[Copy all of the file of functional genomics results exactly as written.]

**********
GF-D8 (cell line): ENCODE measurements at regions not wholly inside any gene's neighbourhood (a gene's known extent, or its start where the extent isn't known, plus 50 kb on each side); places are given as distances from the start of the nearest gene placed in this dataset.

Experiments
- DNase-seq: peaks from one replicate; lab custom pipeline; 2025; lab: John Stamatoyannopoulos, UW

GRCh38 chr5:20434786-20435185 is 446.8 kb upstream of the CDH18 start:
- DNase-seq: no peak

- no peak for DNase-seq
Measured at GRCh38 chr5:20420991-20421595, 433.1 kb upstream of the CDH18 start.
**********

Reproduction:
GF-D8 (cell line): ENCODE measurements at regions not wholly inside any gene's neighbourhood (a gene's known extent, or its start where the extent isn't known, plus 50 kb on each side); places are given as distances from the start of the nearest gene placed in this dataset.

Experiments
- DNase-seq: peaks from one replicate; lab custom pipeline; 2025; lab: John Stamatoyannopoulos, UW

GRCh38 chr5:20434786-20435185 is 446.8 kb upstream of the CDH18 start:
- DNase-seq: no peak

- no peak for DNase-seq
Measured at GRCh38 chr5:20420991-20421595, 433.1 kb upstream of the CDH18 start.